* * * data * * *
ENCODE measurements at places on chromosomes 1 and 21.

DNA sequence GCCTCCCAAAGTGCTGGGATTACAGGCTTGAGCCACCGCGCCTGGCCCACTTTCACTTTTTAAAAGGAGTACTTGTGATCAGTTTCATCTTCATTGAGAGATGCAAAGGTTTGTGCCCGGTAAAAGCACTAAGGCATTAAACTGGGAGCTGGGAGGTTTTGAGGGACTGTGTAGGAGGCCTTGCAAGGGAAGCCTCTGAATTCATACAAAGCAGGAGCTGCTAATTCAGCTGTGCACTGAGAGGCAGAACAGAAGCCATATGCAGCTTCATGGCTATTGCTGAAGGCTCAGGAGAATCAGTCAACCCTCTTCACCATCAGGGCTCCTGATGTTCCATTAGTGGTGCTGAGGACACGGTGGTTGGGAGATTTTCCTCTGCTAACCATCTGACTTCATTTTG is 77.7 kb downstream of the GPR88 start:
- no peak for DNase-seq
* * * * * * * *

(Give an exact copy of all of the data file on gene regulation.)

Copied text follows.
ENCODE measurements at places on chromosomes 1 and 21.

DNA sequence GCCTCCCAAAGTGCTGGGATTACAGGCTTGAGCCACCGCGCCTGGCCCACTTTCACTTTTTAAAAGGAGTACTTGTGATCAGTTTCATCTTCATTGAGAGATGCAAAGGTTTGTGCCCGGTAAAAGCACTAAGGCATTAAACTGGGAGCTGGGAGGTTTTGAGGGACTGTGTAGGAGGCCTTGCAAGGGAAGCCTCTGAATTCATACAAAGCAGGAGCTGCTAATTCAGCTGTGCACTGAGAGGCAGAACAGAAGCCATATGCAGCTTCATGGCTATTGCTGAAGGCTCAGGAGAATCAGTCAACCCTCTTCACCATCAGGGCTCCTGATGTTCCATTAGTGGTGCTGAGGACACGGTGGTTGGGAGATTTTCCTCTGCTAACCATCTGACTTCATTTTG is 77.7 kb downstream of the GPR88 start:
- no peak for DNase-seq